So, there will be college football in the fall. The auxiliary verb ‘will’ these pandemic days entailing the phrases ‘hope to’ and ‘are planning on it.’ Officially, college football plans to move forward, with a COVID twist, in 2020. With the Southeastern Conference finally announcing its intentions, the Razorbacks now are scheduled — as Arkansas Money & Politics went to press in early August — to open the season on Sept. 26. Fall camp, complete with socially distanced drills and more, commences on Aug. 17.
The SEC, like the Big 10, Atlantic Coast and Pac-12 conferences before it, plans to play a 10-game schedule of conference games only, the idea being to limit travel and thus, exposure. (With the addition of Notre Dame as a full, football-playing member for 2020, the ACC footprint now stretches from Coral Gables to South Bend to Chestnut Hill. Ladies and gentlemen, we give you the Miami-Chicago-Boston scalene triangle. So much for limiting travel.)
The Big 12 announced a 9-plus-1 scheduling format wherein members will play nine league games and can schedule one home non-conference game. The ACC had planned to allow member schools the option of playing one non-conference game, as long as it was played in an ACC footprint state, thus accommodating traditional non-conference rivalries such as South Carolina-Clemson, Florida-Florida State and Kentucky-Louisville. The SEC’s move guarantees at least a one-year hiccup in those series. And the Hogs will miss out on the program’s first trip to South Bend to play the Fighting Irish as well as lose home non-conference games with Nevada, Louisiana-Monroe and Charleston Southern. (The status of the home-and-home with Notre Dame is up in the air; the Irish were scheduled to visit Fayetteville in 2024.)
As with other Power 5 leagues, the SEC model is expected to entail an 11-week regular season of five divisional games, a bye week and then five cross-divisional games. This model was constructed to allow schools to get in as many divisional games as possible, allowing for an easier road to determining participants in conference championship games, in case a COVID spike interrupts the season. The SEC pushed back its league title game to Dec. 19, creating a 12-week window to get in the 10 games.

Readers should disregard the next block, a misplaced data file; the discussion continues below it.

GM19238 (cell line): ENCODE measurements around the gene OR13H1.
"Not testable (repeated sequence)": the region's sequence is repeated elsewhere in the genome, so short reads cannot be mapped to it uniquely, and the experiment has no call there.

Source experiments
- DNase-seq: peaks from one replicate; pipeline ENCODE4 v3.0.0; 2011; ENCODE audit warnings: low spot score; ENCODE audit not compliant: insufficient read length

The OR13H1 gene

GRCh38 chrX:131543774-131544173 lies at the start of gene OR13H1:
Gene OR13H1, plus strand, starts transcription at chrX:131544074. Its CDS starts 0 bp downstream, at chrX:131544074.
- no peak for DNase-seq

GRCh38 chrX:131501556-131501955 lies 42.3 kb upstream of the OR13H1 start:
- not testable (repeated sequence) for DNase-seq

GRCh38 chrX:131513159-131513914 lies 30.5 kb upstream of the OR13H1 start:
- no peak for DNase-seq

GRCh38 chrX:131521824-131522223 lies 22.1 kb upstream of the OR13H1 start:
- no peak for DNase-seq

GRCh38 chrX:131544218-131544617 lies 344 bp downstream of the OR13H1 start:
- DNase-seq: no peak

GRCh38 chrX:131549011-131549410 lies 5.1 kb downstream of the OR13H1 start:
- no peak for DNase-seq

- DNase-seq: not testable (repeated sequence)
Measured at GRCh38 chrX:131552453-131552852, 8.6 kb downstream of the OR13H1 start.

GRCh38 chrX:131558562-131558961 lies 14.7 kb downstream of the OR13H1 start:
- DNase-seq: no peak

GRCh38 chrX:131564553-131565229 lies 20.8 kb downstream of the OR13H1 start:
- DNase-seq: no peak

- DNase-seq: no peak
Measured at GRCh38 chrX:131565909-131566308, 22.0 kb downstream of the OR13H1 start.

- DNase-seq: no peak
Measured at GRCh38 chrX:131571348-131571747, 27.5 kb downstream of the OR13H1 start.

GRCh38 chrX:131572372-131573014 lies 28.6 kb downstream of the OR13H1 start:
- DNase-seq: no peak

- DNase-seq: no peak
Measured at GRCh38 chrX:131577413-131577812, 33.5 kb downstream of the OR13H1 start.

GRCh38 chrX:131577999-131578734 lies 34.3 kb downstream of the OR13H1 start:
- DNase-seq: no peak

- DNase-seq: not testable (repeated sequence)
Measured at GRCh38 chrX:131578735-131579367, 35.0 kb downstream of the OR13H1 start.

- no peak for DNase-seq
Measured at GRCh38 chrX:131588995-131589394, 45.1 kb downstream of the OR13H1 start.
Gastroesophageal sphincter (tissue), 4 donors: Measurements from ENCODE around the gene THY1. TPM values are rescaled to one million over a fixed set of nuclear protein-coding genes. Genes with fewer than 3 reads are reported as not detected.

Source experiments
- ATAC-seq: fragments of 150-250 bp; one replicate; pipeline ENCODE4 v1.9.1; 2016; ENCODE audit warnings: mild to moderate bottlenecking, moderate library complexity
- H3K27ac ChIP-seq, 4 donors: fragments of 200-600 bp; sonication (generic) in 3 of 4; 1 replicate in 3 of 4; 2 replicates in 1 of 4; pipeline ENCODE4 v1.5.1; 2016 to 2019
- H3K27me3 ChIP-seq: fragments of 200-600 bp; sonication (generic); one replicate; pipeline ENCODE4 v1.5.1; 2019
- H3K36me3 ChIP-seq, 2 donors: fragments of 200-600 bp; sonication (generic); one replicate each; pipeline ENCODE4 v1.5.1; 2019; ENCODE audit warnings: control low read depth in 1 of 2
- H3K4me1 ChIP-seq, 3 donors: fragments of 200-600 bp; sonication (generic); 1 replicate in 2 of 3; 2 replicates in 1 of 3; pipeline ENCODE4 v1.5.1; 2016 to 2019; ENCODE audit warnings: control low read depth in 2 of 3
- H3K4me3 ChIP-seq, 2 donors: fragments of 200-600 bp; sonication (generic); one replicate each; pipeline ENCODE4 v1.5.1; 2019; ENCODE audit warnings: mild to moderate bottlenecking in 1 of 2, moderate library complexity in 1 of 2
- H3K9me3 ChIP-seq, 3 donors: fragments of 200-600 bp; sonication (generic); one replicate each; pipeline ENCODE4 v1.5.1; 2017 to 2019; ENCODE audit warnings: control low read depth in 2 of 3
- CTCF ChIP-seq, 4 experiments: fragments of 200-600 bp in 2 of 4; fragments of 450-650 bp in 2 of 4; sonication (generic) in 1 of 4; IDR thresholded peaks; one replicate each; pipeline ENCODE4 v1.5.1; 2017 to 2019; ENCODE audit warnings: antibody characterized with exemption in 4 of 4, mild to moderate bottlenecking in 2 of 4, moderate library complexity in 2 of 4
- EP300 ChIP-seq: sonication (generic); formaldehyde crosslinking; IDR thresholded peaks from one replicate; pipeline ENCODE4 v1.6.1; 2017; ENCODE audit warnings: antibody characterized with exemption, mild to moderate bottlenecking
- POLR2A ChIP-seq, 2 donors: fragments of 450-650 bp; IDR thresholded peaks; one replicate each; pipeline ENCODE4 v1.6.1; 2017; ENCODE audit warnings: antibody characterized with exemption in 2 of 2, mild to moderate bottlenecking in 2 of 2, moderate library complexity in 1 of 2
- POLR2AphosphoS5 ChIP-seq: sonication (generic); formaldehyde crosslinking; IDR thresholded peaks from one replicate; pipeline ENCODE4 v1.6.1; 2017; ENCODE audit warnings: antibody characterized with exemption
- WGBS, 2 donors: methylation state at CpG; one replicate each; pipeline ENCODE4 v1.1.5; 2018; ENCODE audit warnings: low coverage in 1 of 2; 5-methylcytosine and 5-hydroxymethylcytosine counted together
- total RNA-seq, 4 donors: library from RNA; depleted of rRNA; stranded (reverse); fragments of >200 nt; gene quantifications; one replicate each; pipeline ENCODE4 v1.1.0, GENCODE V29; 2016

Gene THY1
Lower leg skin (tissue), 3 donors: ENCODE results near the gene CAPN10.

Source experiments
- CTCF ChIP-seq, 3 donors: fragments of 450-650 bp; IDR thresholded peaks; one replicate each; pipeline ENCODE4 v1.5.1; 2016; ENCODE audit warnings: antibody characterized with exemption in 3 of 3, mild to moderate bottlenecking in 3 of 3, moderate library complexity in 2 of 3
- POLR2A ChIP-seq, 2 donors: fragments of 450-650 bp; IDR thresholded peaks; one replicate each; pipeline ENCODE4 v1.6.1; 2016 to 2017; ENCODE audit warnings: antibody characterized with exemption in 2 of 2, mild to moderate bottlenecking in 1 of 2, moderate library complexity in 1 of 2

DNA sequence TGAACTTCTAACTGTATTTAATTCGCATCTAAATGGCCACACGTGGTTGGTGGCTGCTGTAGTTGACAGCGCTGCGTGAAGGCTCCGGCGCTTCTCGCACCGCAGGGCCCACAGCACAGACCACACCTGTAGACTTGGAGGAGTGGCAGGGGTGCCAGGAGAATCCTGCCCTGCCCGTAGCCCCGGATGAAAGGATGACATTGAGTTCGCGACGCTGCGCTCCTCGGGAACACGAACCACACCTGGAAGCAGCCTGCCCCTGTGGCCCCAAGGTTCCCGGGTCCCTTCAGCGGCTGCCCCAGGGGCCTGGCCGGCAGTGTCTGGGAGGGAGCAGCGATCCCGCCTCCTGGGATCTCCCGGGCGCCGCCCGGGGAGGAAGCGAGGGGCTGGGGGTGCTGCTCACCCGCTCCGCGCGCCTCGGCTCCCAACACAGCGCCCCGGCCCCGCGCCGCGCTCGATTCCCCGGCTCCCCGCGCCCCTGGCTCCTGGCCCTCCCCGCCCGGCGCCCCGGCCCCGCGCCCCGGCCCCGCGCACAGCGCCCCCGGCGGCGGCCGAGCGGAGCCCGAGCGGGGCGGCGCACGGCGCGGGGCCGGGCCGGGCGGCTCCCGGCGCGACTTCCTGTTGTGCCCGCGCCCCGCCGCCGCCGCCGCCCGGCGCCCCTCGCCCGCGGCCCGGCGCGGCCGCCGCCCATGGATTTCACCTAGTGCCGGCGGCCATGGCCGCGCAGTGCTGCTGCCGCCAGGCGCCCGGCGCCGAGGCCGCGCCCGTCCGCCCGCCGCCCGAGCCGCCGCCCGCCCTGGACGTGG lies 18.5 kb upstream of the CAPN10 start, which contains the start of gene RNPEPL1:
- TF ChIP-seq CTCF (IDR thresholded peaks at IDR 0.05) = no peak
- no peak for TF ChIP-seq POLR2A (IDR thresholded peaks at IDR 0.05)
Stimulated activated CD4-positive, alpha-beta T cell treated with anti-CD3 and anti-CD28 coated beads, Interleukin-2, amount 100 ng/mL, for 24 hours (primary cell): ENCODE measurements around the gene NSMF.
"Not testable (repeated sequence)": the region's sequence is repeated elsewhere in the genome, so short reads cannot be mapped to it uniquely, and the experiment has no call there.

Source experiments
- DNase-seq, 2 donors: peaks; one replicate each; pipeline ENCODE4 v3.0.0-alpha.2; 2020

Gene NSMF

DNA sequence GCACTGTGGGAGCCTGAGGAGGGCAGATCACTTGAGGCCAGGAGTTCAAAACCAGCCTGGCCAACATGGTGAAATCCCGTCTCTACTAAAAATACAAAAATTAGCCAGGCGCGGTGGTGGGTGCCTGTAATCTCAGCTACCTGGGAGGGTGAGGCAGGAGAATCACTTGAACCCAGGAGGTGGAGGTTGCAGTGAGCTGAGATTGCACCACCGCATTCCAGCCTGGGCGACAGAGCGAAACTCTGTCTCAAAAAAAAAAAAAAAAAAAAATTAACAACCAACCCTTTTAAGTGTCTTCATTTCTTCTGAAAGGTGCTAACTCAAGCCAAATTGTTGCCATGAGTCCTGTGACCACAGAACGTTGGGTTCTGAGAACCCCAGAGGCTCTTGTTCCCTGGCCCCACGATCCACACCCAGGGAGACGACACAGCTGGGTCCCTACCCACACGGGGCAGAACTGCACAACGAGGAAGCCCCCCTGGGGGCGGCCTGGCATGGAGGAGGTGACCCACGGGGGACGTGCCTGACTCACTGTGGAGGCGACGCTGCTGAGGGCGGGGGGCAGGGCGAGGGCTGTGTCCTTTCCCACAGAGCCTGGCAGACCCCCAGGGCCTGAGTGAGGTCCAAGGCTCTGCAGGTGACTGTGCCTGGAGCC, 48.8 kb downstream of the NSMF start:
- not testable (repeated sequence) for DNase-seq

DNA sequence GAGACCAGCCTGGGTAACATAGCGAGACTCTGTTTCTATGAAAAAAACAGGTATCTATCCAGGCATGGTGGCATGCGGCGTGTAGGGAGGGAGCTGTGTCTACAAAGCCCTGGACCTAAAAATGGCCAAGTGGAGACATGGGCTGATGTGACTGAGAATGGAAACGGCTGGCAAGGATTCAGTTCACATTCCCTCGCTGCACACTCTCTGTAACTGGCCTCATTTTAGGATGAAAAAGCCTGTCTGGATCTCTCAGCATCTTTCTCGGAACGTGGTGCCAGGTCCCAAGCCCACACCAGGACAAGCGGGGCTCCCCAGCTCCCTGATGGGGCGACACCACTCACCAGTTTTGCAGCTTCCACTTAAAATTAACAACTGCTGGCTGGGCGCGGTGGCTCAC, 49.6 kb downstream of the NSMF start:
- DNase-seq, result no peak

With the season a-go, fans will be able to watch their teams on TV at least. (If college football had been canceled this fall, industry experts estimated a collective loss of $40 billion for Power 5 schools. Through TV alone, SEC schools annually take in revenue approaching $50 million.)
As for fans in the stands? It’ll differ state-to-state, but Arkansas athletic director Hunter Yurachek expects Razorback home games to be limited to roughly 25 percent capacity to accommodate the state’s social distancing requirements. That’s probably similar to what will be seen across the board (with the possible exception of the Pac-12), with access limited to students and select season-ticket holders. And tailgating? Not as we know it. 2020 is going to be a different animal entirely, all around.
Meanwhile, Trey Biddy, publisher of HawgSports.com and the state’s digital Orville Henry (he’s even got the hair style to match), published a purely hypothetical Hogs schedule for 2020 that looks like this:
Sept. 26 — LSU
Oct. 3 — at Auburn
Oct. 10 — at Mississippi State
Oct. 17 — at Texas A&M
Oct. 24 — Ole Miss
Oct. 31 — Alabama
Nov. 7 — BYE WEEK
Nov. 14 — SEC East opponent
to be determined
Nov. 21 — Tennessee
Nov. 28 — at Missouri
Dec. 5 — SEC East opponent to be determined.
Based on who the Hogs have played from the SEC East lately and who was rotating in on the schedule, don’t be surprised to see Georgia and Florida in those TBD spots. First-year head Hog Sam Pittman already had his work cut out for him with the rebuilding Razorbacks, but the 2020 schedule is shaping up to be a doozy. And only “Arkansas luck” would see a potential home slate of LSU, Ole Miss, Bama, Tennessee and Georgia/Florida played in a season when only socially distanced crowds of roughly 19,000 can call the Hogs in person.
But such is the life of a Hog fan. At least, however, it appears there will be football in the fall.
Assuming the virus doesn’t throw an August curve ball, the Hogs look to improve under Pittman. We have to, right? Nowhere to go but up and all. The general consensus among those who follow football is that Arkansas has better than 4-and-20 talent. Based on talent alone, there’s no excuse for winning just two games in each of the last two seasons. Once a proud program, Arkansas football remains top 25 in all-time wins despite the historic valley in which it finds itself. And it has no business going 4-8, even in the vaunted SEC West, much less 2-10. The resources, the statewide support … No excuse. Consistently, Arkansas should be no worse than fourth in the West.